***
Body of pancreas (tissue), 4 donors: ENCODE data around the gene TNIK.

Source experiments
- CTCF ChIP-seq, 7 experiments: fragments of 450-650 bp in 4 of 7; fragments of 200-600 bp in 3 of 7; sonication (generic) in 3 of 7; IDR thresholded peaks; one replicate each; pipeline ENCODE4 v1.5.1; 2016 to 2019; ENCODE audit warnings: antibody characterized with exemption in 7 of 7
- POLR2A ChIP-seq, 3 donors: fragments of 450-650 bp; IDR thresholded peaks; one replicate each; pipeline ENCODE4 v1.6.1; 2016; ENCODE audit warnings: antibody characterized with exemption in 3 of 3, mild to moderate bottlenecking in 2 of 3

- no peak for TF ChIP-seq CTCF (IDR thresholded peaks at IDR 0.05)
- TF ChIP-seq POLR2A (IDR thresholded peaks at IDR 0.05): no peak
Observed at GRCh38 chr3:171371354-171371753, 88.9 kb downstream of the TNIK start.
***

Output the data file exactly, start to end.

Body of pancreas (tissue), 4 donors: ENCODE data around the gene TNIK.

Source experiments
- CTCF ChIP-seq, 7 experiments: fragments of 450-650 bp in 4 of 7; fragments of 200-600 bp in 3 of 7; sonication (generic) in 3 of 7; IDR thresholded peaks; one replicate each; pipeline ENCODE4 v1.5.1; 2016 to 2019; ENCODE audit warnings: antibody characterized with exemption in 7 of 7
- POLR2A ChIP-seq, 3 donors: fragments of 450-650 bp; IDR thresholded peaks; one replicate each; pipeline ENCODE4 v1.6.1; 2016; ENCODE audit warnings: antibody characterized with exemption in 3 of 3, mild to moderate bottlenecking in 2 of 3

- no peak for TF ChIP-seq CTCF (IDR thresholded peaks at IDR 0.05)
- TF ChIP-seq POLR2A (IDR thresholded peaks at IDR 0.05): no peak
Observed at GRCh38 chr3:171371354-171371753, 88.9 kb downstream of the TNIK start.